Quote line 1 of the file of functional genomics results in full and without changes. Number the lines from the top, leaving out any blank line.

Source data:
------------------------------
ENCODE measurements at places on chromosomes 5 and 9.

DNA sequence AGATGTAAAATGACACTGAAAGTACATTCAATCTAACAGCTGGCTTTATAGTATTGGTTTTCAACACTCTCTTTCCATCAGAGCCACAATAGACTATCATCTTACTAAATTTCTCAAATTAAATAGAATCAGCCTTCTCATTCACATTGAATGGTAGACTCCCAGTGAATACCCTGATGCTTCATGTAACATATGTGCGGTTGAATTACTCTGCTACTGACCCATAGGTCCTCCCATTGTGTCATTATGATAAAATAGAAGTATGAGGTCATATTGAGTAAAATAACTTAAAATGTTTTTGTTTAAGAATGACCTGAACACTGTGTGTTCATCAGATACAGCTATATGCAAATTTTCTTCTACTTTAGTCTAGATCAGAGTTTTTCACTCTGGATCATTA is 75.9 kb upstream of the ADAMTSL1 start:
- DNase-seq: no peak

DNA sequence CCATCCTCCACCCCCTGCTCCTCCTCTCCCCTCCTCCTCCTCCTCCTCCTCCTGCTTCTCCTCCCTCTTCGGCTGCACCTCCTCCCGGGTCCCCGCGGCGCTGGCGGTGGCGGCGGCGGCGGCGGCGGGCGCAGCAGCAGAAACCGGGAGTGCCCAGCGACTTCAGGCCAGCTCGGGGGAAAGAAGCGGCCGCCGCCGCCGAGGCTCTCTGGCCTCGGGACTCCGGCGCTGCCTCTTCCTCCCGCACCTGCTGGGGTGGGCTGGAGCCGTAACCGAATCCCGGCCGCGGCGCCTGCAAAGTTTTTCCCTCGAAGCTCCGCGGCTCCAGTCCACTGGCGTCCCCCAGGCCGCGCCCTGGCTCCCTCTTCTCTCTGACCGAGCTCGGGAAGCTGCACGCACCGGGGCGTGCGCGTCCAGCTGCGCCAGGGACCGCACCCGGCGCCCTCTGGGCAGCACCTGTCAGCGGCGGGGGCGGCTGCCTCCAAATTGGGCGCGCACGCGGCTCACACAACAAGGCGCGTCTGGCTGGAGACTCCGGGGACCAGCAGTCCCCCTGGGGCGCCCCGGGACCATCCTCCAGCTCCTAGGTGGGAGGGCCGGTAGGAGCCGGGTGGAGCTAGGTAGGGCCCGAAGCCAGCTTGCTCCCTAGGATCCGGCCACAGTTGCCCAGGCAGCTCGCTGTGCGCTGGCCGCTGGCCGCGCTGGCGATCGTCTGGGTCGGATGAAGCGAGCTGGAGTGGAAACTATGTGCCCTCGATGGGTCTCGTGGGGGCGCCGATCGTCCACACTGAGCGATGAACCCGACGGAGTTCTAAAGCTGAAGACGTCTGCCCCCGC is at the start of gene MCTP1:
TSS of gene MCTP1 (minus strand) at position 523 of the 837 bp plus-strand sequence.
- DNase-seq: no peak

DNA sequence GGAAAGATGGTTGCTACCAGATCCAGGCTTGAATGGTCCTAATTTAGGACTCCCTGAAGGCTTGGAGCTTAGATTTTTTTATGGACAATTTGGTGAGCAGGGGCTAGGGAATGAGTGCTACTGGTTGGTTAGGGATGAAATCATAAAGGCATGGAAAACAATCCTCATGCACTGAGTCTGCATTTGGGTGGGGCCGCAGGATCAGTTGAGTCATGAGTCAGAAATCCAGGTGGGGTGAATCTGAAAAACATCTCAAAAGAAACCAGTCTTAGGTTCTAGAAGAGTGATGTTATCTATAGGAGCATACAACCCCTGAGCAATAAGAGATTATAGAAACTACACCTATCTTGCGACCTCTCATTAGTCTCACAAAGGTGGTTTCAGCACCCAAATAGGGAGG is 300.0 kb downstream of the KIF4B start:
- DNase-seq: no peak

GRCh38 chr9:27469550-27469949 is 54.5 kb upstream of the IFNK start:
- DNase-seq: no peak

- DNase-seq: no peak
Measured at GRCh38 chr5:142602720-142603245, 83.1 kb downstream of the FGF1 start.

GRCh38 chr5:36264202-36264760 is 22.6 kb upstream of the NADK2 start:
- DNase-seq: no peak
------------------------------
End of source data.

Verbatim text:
ENCODE measurements at places on chromosomes 5 and 9.